Researchers have launched an innovative medical experiment that’s designed to provide quick answers while meeting the needs of patients, rather than drug companies

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Police want a sample. They can do it the easy way, or they can do it the hard way

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If you’re a pregnant woman and have a backache or headache, or a fever, your options for over-the-counter treatment basically boil down to one medication: the pain reliever acetaminophen, better known as Tylenol…But evidence has accumulated that, when taken during pregnancy, acetaminophen may increase the risk that children will develop asthma or attention deficit hyperactivity disorder

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A regulatory loophole allows businesses to offer potentially ineffective or harmful treatments, a researcher warns

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Piggybacking on contentious research, the startup Ambrosia is offering blood transfusions meant to rejuvenate people

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Before a drug can be marketed, it has to go through rigorous testing to show it is safe and effective. Surgery, though, is different. The Food and Drug Administration does not regulate surgical procedures. So what happens when an operation is subjected to and fails the ultimate test — a clinical trial in which patients are randomly assigned to have it or not?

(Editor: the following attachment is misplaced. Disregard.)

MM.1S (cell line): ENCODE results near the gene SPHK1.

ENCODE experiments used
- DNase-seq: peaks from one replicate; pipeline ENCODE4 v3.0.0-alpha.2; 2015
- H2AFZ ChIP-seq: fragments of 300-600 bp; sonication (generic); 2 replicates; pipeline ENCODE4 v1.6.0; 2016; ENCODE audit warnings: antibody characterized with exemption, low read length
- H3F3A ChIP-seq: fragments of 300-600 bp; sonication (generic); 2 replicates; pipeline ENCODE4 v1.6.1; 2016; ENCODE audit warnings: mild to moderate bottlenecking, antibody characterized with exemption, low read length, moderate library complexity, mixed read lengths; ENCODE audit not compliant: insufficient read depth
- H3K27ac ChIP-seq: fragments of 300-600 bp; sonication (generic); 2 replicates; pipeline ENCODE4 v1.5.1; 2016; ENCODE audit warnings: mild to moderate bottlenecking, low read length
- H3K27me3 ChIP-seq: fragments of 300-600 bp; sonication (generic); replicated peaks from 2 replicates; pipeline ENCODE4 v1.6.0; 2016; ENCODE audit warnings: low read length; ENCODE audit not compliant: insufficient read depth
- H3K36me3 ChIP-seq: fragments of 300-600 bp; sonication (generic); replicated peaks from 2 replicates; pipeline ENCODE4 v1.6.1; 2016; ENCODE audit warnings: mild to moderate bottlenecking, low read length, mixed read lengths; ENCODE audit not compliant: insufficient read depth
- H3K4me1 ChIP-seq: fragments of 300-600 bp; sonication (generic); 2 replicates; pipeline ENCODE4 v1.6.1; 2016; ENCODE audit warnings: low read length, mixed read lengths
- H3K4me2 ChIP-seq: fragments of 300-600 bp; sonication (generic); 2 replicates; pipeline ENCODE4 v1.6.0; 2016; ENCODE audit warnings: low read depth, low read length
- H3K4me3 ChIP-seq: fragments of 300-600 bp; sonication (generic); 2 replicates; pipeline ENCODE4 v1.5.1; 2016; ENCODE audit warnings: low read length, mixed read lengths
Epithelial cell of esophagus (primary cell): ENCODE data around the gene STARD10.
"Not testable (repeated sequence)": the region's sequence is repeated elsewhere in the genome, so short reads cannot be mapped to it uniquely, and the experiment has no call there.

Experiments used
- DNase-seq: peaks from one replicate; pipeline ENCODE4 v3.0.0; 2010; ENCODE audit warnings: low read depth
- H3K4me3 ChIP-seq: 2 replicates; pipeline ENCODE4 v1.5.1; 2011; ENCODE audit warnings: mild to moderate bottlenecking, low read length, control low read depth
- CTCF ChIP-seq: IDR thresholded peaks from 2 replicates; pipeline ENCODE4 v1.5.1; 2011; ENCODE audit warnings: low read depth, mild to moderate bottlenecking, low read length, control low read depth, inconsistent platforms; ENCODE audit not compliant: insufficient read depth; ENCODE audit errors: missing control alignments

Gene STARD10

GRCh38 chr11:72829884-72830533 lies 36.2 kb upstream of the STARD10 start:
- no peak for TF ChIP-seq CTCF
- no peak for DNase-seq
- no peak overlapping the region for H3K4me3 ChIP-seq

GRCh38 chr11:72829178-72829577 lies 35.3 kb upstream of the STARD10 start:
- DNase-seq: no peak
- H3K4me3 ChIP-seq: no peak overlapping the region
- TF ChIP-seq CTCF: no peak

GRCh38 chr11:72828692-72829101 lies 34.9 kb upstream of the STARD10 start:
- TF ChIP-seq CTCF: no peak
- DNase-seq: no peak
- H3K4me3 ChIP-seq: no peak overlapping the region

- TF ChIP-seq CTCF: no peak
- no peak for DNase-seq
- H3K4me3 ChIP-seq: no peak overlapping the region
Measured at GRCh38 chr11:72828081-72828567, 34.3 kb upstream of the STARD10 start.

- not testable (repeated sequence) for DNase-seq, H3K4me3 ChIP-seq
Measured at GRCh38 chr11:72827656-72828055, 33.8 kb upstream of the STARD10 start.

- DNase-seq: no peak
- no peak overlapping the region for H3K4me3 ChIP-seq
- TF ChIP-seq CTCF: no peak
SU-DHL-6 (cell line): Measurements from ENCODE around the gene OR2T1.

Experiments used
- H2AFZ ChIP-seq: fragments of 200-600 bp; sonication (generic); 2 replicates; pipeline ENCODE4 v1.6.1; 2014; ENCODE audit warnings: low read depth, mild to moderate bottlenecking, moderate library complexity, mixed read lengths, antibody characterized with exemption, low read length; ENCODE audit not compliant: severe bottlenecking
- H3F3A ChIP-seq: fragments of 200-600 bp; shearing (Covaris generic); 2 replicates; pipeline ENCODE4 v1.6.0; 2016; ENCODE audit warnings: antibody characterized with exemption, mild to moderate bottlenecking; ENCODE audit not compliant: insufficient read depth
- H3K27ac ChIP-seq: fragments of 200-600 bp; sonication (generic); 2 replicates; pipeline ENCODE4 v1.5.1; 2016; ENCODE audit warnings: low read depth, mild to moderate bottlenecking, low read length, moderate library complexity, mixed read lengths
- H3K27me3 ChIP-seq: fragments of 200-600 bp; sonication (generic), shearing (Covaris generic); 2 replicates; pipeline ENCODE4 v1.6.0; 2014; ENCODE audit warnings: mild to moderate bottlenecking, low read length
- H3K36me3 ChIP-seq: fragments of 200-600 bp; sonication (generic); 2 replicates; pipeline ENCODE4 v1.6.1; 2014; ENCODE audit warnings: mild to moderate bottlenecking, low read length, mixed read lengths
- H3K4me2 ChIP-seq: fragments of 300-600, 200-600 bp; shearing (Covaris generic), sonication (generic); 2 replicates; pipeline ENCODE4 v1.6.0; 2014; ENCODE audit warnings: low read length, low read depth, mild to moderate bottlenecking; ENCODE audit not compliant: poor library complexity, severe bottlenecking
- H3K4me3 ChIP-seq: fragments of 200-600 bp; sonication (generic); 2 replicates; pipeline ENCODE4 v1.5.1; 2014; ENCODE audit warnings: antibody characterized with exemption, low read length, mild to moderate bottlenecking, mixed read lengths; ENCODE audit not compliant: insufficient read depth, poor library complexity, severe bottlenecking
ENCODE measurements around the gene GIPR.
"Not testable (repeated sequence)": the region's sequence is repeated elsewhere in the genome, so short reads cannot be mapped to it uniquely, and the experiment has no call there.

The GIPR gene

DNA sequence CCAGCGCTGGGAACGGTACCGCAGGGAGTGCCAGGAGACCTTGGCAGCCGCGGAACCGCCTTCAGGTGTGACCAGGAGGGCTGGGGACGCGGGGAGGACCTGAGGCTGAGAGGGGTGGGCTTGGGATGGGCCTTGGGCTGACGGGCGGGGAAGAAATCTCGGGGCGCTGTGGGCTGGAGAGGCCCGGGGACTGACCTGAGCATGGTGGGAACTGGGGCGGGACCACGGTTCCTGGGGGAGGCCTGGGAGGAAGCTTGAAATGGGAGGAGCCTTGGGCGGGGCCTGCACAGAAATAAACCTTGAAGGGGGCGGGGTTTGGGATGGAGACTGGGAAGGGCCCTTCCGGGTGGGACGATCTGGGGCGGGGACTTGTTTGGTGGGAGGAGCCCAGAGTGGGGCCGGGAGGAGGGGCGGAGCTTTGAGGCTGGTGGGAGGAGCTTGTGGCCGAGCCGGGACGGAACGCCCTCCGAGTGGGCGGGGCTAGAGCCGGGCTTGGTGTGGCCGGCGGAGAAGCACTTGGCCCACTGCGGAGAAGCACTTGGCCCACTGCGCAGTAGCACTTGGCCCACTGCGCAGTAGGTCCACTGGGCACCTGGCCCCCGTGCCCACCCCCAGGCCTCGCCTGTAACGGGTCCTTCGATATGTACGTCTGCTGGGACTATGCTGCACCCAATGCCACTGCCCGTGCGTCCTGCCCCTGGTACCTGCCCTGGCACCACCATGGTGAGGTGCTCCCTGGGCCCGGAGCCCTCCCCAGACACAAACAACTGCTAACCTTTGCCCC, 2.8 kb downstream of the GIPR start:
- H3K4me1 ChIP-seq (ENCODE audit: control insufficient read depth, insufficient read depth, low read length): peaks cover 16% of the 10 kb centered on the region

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When a certified nursing assistant in Hubbard, Iowa, shared a photo online in March of a nursing home resident with his pants around his ankles, his legs and hand covered in feces, the most surprising aspect of state health officials’ investigation was this: It wasn’t against the law

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The US Preventive Services Task Force, which advises the federal government on preventive care, concluded that there is not enough evidence to recommend the procedure for healthy women. Studies have not shown that pelvic exams decrease a woman’s chance of developing illnesses such as ovarian cancer or of dying prematurely, the task force said

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